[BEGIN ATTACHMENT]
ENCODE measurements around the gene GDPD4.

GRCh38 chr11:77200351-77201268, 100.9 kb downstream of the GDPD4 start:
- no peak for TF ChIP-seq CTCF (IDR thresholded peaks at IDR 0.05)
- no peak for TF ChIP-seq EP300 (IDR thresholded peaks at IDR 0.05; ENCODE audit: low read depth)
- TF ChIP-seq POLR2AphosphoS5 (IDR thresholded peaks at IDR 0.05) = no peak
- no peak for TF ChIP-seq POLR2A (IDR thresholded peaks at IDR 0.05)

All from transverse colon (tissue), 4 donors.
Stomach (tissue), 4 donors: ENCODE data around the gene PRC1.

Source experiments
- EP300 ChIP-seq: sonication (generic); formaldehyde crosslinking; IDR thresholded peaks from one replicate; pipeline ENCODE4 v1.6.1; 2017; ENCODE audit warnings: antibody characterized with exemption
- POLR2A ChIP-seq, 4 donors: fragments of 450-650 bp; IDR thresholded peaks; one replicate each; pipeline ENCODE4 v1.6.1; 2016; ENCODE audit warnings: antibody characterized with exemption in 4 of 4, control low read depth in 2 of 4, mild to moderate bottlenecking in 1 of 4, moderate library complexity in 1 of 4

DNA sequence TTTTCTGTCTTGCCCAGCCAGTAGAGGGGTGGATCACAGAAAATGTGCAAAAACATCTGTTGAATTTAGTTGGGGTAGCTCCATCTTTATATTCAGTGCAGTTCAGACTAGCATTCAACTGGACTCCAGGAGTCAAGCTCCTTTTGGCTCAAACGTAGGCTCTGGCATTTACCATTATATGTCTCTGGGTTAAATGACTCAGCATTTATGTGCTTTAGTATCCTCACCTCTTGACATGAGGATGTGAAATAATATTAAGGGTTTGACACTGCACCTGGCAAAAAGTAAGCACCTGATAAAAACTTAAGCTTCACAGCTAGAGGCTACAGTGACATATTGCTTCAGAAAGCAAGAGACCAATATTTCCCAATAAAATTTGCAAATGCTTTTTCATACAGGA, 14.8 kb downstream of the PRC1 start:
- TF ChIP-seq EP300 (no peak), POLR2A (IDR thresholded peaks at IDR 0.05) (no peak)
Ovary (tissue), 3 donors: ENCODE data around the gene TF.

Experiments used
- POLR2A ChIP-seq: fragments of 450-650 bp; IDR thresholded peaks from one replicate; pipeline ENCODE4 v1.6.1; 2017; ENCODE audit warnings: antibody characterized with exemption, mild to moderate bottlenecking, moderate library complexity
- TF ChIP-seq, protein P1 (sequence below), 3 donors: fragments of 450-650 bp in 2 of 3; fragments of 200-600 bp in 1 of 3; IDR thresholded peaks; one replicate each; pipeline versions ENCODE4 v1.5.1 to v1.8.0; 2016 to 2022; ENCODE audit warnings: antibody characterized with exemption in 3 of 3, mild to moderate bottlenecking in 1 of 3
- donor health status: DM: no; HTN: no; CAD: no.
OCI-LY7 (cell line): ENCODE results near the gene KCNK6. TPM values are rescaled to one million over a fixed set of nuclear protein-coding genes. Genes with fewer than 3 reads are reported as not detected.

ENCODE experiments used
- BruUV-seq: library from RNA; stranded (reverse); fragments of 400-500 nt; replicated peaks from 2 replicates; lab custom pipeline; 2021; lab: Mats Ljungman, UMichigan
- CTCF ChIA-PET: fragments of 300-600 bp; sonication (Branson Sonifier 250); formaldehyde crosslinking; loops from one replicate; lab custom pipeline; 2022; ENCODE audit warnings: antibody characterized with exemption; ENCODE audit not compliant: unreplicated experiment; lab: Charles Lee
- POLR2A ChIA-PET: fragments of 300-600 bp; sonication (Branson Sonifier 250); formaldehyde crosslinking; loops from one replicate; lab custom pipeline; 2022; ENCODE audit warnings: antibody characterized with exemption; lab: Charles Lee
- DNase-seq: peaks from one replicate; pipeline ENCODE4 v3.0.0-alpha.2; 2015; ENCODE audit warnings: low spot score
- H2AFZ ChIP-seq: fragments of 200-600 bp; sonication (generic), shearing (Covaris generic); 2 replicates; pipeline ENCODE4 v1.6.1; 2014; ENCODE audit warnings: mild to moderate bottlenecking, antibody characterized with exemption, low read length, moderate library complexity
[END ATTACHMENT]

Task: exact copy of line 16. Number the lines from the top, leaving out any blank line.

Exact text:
- POLR2A ChIP-seq: fragments of 450-650 bp; IDR thresholded peaks from one replicate; pipeline ENCODE4 v1.6.1; 2017; ENCODE audit warnings: antibody characterized with exemption, mild to moderate bottlenecking, moderate library complexity